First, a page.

Manitoba Historical Society
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When Bobby Came to Main Street

by Irene Craig

Manitoba Pageant, January 1958, Volume 3, Number 2

This article was published originally in Manitoba Pageant by the Manitoba Historical Society on the above date. We make this online version available as a free, public service. As an historical document, the article may contain language and views that are no longer in common use and may be culturally sensitive in nature.

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The first Annual Burns Dinner in Manitoba took place November 30, 1871. Even at that time the prairie St. Andrew's Society was a going concern — the dinner something to be remembered with the pipers' kilt swinging and the bagpipes played by John Hackett going full blast. He was the first baker to arrive in the West and is always mentioned as "the Club's piper in full regalia".

Three weeks earlier at the Davis Hotel this first Scottish Society in the North West had been formed. They called it the "Selkirk St. Andrew's Society of Manitoba" thus honouring Lord Selkirk as well as Robert Burns. By the time the second Annual Meeting rolled around the Society numbered 125 members. Ever bigger and better, that same St. Andrew's Society is still going strong.

At these annual suppers they had Bards — gifted members who sang in original verse, recounting splendid and heroic deeds — Scottish, of course.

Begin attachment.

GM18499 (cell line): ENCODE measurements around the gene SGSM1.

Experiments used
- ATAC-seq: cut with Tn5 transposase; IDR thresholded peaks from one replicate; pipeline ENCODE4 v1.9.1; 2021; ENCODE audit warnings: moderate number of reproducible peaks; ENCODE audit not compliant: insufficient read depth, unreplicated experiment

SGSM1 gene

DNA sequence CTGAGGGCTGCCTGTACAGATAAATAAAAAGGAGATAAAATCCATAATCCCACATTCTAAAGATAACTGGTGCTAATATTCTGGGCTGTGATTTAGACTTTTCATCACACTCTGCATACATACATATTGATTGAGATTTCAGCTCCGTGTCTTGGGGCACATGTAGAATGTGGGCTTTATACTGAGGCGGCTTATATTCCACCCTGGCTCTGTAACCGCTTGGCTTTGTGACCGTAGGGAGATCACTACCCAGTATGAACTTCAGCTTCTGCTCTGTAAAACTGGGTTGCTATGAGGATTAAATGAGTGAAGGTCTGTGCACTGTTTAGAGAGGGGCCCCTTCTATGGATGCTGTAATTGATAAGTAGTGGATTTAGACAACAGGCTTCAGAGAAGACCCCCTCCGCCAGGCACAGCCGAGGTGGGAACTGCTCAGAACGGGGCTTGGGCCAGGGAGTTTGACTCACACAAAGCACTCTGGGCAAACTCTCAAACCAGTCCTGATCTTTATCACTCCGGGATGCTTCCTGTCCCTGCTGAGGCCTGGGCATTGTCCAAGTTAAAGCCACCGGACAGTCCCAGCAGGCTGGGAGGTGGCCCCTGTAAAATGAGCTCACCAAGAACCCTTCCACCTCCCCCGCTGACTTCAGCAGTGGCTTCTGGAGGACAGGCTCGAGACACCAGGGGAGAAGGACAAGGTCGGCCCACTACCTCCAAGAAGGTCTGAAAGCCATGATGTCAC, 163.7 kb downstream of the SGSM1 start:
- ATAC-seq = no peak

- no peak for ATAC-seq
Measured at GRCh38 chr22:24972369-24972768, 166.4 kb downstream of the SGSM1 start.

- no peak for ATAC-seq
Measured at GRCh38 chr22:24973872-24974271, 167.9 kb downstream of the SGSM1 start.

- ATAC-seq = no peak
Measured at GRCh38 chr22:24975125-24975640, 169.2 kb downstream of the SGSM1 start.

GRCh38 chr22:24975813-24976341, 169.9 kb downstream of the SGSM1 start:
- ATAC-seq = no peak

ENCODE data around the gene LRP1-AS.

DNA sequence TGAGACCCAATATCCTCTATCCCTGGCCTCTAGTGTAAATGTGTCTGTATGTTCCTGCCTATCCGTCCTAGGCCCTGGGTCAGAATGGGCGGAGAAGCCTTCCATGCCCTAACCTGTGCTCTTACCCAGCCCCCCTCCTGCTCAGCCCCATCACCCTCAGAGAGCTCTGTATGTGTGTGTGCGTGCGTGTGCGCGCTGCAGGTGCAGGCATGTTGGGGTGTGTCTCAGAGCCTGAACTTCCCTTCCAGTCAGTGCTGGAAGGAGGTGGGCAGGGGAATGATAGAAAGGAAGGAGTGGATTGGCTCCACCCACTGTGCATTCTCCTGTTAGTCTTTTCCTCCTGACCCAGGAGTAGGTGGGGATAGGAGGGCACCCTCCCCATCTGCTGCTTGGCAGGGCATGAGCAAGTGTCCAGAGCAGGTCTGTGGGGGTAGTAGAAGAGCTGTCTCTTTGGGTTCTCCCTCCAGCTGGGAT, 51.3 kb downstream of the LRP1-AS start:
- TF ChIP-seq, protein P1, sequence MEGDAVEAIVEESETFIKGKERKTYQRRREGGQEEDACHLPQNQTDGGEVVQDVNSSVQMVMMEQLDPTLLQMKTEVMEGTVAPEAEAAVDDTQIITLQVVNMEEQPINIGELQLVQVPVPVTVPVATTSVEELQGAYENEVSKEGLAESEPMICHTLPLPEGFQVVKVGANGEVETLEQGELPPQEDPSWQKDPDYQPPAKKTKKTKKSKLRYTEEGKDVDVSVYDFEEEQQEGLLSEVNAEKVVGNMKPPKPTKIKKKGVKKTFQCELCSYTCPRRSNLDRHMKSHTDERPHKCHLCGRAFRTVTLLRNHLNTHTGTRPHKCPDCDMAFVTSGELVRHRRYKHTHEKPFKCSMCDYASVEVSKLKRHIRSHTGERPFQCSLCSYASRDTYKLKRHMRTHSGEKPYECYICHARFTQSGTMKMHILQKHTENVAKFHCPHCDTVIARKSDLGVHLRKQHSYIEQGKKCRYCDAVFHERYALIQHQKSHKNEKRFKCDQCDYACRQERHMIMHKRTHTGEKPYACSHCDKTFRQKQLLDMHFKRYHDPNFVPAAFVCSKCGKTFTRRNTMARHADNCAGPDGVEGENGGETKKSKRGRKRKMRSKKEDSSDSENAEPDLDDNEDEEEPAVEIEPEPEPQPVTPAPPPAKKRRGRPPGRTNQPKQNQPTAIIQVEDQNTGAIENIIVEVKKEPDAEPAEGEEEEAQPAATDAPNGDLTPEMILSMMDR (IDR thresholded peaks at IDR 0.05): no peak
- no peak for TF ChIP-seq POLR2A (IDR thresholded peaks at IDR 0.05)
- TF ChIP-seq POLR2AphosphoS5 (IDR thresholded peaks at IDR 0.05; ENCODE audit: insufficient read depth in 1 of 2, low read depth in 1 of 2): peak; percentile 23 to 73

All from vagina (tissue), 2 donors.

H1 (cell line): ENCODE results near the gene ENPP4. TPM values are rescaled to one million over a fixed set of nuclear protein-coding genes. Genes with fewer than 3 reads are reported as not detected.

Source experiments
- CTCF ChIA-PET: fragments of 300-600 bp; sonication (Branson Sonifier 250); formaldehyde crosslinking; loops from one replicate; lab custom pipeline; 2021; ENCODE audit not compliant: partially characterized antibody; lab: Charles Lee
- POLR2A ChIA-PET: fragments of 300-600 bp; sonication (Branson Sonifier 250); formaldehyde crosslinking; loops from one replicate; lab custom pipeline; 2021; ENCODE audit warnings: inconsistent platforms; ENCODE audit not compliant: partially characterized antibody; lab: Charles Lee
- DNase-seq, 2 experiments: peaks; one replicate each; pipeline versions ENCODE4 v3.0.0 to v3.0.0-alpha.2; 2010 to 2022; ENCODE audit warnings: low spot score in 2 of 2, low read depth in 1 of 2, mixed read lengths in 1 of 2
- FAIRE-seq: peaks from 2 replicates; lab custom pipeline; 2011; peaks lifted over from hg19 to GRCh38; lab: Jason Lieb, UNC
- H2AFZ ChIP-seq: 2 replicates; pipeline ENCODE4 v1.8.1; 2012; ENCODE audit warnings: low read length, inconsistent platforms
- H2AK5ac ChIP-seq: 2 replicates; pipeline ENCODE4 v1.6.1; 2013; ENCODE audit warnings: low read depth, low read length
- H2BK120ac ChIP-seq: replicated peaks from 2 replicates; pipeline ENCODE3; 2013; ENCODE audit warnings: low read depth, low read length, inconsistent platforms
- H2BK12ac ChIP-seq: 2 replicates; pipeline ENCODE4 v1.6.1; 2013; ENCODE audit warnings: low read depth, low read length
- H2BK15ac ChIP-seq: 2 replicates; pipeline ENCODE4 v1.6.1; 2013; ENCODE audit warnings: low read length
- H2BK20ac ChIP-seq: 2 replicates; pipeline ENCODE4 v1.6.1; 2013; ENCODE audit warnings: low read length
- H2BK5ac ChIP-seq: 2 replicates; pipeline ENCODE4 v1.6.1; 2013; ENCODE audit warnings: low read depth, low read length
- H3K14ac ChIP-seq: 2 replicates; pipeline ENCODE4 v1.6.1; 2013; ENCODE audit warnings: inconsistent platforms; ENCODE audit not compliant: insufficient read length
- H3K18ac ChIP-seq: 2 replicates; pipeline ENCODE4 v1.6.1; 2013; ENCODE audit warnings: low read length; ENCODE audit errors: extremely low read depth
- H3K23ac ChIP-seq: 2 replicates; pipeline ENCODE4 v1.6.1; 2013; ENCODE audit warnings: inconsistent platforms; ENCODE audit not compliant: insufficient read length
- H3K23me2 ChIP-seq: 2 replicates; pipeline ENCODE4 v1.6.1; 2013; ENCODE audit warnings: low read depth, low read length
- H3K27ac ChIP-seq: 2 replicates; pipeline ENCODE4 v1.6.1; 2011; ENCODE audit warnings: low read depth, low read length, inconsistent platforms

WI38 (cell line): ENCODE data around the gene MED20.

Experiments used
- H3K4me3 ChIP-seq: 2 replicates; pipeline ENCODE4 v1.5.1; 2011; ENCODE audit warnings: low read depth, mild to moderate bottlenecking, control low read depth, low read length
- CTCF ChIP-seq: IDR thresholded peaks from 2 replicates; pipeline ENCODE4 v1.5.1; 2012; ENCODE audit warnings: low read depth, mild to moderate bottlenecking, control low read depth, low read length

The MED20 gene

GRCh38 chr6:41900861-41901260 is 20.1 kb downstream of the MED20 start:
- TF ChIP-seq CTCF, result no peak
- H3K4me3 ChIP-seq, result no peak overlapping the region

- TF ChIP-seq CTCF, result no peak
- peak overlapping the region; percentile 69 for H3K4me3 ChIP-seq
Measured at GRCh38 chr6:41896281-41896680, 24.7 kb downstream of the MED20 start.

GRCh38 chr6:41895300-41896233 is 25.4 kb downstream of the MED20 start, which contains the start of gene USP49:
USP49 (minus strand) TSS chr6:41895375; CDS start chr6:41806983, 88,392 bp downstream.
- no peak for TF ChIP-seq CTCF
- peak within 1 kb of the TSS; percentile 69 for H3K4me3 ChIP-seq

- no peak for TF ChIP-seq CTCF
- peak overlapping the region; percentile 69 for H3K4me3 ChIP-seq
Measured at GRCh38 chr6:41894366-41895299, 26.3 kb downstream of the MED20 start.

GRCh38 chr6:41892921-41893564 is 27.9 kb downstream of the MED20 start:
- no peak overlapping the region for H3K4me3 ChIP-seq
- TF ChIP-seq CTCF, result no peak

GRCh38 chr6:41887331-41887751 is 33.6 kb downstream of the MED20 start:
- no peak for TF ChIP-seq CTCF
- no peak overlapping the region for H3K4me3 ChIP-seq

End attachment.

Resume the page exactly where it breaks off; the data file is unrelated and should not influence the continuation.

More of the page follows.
In the 1870s one of these Bards was a school teacher at High Bluff. He must have been a rare one! When the County Clerk died in 1875 he applied to the Manitoba Provincial Secretary saying in a formal application ... "Dear Sir, Lamont is dead. I can't help that; you want a man to fill his place, I can do that. Claw me and I'll claw you! Yours truly, William Gerrond."

Besides carrying on his school duties, this engaging Bard, William, was a most enthusiastic member of the St. Andrew's Society. Willingly, whenever a get-together was planned, he would plod the eight weary miles between High Bluff and Portage la Prairie where the shindig was held, to spend a night with his `brither Scots' and pay tribute to his beloved poet Bobby Burns.

On one occasion he'd just reached the outskirts of Portage la Prairie, so the story goes, buffeting a strong wind blowing from the west, when, wind or no wind, smoke he must. To light his pipe he rolled his collar up even higher and turned his back to the gale. Then, without thinking, he tossed away the match and puffing comfortably, trudged straight on absorbed in his own thoughts.

In due time he found himself back home again in High Bluff, instead of at Portage la Prairie with the lads of the village paying tribute to Bobby Burns. The chagrin he experienced may well be imagined.

A good sport though, the Bard could laugh at himself. Later he turned his 16 mile jaunt into a poetic effusion and read it afterwards to the Society.

Page revised: 30 June 2009

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